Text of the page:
Who is Nate Parker?
Nate Parker is an actor, director, writer, and producer who's been in over a dozen movies, including Red Tails, The Great Debaters, Beyond the Lights, and The Secret Life of Bees. Interestingly enough, the 36-year-old Parker, who was an All-American wrestler in college, can trace his acting career to an especially fortuitous bout of serendipity.
While attending an event with his girlfriend, Parker (then a computer programmer) was discovered by a talent scout who encouraged him to make an audition tape and move to Hollywood.
That is quite serendipitous, indeed. So, why is he in the news today?
Two reasons. The first reason is that Parker is the star, co-writer, producer, and director of Birth of a Nation, a film about Nat Turner's slave rebellion. A Sundance Film Festival darling, the movie won the Audience Award and Grand Jury Prize in the U.S. Dramatic Competition, and was purchased by Fox Searchlight for 17.5 million dollars, a Sundance record. The consensus among those who've seen is that it should get quite a bit of Oscar recognition.
Wow. That's great for him. What's the second reason?
When Parker was a student at Penn State University, he and his then-roommate Jean Celestin (who also happens to be a co-writer of Birth of a Nation) were accused of rape. Parker claimed the sex was consensual; the woman who accused him claimed she was unconscious and unable to consent. Along with the rape, Parker and Celestin were accused of intimidating her.
Parker was exonerated, but Celestin was found guilty. He (Celestin) appealed the decision, and the case was eventually thrown out because the victim didn't want to testify again.
Various news outlets reported on this last week, and Deadline interviewed Nate Parker about it.
Wow. When did this alleged rape happen?
Hmm. Don't you think the timing of this being a news story is rather peculiar?
Well, this happened 17 years ago — while they were in college — and it's just now seeing the light of day, right after they created an explosive and controversial movie about Black slaves revolting and killing White people. It feels like there are hidden forces out there who don't want them to be successful.
Couple things. First, it's not like the news of Parker's history was on some special Google for stars of Black Netflix or some shit. A regular google would have found everything about the case. It resurfaced in the sense that more people are talking about it now, but it's always been there.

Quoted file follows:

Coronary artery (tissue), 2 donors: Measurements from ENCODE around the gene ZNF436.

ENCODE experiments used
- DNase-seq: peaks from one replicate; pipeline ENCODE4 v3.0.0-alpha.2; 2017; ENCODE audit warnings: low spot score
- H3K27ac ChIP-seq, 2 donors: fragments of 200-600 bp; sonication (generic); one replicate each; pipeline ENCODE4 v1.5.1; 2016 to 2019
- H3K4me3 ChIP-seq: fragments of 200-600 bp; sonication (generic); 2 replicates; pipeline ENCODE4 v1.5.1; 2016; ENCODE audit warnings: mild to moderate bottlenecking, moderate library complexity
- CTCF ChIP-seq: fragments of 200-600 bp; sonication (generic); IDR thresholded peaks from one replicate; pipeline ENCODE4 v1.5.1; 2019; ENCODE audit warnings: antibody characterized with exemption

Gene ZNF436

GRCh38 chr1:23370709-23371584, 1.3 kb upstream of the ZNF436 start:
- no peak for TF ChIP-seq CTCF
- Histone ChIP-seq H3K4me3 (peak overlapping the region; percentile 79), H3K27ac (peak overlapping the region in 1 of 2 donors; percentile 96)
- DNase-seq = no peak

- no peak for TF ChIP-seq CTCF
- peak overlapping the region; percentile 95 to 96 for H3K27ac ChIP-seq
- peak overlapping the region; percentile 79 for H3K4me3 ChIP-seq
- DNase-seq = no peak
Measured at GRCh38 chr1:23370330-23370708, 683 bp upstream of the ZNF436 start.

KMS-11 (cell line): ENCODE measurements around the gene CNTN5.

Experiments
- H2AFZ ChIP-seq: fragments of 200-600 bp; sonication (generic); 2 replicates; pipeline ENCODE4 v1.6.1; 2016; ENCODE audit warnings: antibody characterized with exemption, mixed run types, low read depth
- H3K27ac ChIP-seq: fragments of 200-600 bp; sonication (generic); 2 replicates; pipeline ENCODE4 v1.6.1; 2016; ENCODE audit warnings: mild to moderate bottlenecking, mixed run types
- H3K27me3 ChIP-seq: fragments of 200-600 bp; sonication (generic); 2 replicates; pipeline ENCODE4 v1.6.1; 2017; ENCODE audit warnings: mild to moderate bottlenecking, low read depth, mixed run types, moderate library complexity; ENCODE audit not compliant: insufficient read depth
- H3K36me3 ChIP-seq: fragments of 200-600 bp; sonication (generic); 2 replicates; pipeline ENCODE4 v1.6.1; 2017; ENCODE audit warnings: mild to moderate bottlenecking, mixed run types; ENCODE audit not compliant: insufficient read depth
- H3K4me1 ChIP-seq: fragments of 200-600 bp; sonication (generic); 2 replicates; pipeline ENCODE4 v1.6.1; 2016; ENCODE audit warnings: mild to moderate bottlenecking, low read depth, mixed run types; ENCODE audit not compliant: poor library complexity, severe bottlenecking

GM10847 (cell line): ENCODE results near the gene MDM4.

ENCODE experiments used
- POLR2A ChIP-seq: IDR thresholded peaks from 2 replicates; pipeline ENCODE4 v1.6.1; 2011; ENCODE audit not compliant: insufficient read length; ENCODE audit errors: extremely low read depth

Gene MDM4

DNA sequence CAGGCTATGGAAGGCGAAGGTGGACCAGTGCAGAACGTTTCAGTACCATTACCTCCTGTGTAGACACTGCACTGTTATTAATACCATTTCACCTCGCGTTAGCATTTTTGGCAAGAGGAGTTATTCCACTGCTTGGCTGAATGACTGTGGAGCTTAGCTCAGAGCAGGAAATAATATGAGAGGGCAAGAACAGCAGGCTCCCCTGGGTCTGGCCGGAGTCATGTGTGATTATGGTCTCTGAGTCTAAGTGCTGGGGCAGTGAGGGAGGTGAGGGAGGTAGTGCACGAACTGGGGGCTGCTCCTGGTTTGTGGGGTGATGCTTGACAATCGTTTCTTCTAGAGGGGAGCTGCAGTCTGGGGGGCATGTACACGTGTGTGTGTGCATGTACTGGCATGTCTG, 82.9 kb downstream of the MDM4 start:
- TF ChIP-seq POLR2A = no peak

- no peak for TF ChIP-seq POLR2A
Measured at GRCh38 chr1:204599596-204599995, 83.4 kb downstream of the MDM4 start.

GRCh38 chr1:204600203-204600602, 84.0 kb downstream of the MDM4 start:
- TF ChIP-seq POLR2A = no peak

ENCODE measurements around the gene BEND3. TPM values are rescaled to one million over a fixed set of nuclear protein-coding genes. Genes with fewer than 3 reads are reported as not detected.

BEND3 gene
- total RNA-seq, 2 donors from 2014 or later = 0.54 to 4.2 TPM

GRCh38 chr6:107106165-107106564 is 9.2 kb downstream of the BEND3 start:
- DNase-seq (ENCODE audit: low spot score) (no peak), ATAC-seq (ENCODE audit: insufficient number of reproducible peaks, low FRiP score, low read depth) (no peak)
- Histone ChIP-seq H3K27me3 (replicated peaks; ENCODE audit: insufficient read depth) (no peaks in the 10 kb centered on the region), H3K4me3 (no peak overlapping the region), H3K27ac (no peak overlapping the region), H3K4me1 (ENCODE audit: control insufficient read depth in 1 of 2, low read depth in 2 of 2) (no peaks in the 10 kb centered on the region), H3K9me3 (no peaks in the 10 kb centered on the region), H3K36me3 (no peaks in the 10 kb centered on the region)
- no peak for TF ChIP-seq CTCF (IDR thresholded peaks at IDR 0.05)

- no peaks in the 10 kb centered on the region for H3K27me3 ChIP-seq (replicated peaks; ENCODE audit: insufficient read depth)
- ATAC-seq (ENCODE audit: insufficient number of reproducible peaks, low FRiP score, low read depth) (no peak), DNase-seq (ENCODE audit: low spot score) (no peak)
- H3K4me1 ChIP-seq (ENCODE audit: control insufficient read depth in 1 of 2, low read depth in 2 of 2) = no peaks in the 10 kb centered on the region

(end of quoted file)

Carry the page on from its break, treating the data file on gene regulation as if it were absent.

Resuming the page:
And more people are talking about it now because more people are talking about Nate Parker now. When he was starring in Rome & Jewel and Pride and Blood Done Sign My Name, no one — at least no one in entertainment media — gave enough of a damn about him to investigate his past. But he's a big deal now. And when you're a big deal with tens of millions of dollars invested in you and your project, everything about you and your past becomes media fodder. Particularly something as serious as a rape allegation. He's not the first and he won't be the last person — Black or White; man or woman — to make it big and then have some unflattering details about his life become news.
Still, don't you think it's unfair that, almost 20 years later, he's forced to answer questions about allegations he was found not guilty of? He was cleared! Why put this pressure on an innocent man?
"Not guilty" doesn't necessarily mean "innocent." It just means that the prosecution couldn't prove, beyond a reasonable doubt, that the allegations were true. (As far as the allegations themselves, here's a copy of the criminal complaint.) Let me put it this way: I doubt anyone reading this would consider George Zimmerman or the police officers responsible for Freddie Gray's death to be "innocent" even though they were technically found not guilty.
To be clear, I'm not saying Nate Parker was guilty. I'm just saying that it would be prudent to apply the same skepticism of the criminal justice system when the possession of that skepticism is difficult to maintain. We just can't dismiss those aforementioned not guilty verdicts as proof of a flawed system and then turn around and put all of our faith in the "rightness" of the courtroom verdict just because it allows us to support a movie without any moral conflicts.
And yes, this happened 17 years ago. But sexual assault isn't shoplifting or a bar brawl that led to a simple assault charge. This is still (and will always be) very relevant information.
Also, it has to be said that Parker's awkward statements when speaking of the case and his homophobic remarks about "preserving the Black man" by never playing a gay character haven't helped him in the least. His foot seems to be about shin-deep in his mouth.
What's next for Parker?
I don't know if the news about his past will have a major effect on how his movie is received. But I do know that he needs to hire a publicist. Or maybe just a better one.
(And, if you listen to the conspiracy theorists, he'll be buying NBC soon too.)